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Sculpture Masterpieces from Orissa - Style and Iconography

Sculpture Masterpieces from Orissa - Style and Iconography
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Item Code: NAY900
Author: K.S. Behera & Thomas E. Donaldson
Publisher: Aryan Books International
Language: English
Edition: 2021
ISBN: 9788173051319
Pages: 274 (Throughout B/w Illustrations)
Cover: HARDCOVER
Other Details: 11.50 X 9.00 inch
weight of the book: 1.29 kg
About the Book
The state of Orissa (Odisha), in the southeast coast of India, is known for its rich heritage in art and architecture. Over the centuries, the creative genius of the Orissan sculptors found expression in numerous beautiful images, which can vie with the best works made anywhere in India.

The sculptural images of Orissa display one of the most distinctive regional styles of India. The study of this style is particularly rewarding as there is continuous sculptural activity in the region, spanning over a period of thousand years for each of the three major religions, i.e. Hinduism, Buddhism and Jainism. The style is characterized by the overall clarity and consistency of its evolving iconographic program.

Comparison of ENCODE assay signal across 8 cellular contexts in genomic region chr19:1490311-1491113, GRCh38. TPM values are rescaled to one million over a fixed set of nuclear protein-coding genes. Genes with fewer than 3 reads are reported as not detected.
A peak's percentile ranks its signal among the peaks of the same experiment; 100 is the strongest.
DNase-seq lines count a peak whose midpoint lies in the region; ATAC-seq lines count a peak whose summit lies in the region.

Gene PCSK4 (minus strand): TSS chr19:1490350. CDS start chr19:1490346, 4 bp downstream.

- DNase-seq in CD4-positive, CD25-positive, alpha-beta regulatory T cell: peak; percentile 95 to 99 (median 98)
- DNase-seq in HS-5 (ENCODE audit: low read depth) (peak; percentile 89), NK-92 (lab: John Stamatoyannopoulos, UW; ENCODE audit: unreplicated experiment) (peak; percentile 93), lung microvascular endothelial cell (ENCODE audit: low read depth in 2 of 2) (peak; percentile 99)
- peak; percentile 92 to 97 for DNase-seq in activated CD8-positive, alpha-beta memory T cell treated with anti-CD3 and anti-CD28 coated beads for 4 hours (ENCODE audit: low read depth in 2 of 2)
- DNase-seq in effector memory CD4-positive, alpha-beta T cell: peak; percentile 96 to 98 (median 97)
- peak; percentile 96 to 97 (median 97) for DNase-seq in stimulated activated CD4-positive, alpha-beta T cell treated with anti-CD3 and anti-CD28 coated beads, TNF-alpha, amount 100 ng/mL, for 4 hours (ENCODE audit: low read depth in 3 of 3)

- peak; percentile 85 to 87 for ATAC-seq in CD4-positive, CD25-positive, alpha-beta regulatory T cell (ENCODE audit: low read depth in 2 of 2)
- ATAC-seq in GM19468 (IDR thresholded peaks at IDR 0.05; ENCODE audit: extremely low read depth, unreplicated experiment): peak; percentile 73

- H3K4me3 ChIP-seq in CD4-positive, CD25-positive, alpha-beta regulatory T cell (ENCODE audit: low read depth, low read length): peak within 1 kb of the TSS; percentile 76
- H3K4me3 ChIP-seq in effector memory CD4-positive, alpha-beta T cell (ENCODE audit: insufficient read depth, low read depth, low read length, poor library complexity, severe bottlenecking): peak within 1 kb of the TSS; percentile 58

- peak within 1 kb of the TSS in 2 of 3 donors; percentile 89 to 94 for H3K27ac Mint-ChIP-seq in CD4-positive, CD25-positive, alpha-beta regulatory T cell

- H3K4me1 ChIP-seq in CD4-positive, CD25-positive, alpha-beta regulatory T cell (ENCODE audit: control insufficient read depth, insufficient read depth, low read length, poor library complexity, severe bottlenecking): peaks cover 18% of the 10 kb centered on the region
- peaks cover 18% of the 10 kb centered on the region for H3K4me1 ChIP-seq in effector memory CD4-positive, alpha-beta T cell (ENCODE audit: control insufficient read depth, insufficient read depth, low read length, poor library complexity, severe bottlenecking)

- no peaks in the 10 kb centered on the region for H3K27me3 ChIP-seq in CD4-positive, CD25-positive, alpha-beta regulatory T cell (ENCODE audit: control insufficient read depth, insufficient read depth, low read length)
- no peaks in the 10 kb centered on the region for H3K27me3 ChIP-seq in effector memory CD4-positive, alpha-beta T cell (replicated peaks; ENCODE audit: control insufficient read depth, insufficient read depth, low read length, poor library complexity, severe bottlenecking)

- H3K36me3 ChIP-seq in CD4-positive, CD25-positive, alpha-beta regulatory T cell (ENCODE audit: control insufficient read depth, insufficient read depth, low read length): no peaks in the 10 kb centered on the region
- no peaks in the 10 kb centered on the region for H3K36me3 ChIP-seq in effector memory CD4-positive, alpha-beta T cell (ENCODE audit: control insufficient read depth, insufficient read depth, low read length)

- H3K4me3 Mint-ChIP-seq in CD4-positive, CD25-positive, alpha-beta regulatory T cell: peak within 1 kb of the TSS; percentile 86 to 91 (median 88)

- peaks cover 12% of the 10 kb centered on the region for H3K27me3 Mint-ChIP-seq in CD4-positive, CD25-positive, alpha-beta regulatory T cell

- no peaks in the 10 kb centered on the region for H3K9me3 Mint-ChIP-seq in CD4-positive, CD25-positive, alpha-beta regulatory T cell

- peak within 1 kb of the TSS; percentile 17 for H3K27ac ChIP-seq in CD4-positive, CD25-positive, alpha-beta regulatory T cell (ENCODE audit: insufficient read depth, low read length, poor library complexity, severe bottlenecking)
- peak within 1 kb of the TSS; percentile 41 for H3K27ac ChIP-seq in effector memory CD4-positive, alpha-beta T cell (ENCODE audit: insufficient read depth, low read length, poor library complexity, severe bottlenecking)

In this monograph the important sculptures are analyzed with reference to their aesthetic value, style and iconography. The iconographic features of Brahmanical, Buddhist and Jaina images have been described with photographic documentation to highlight Orissa's cultural splendor.

This important handbook on sculpture masterpieces from Orissa will be indispensable for scholars, students of comparative religion, and anyone who wants to know Orissa and understand its composite identity.

About the Author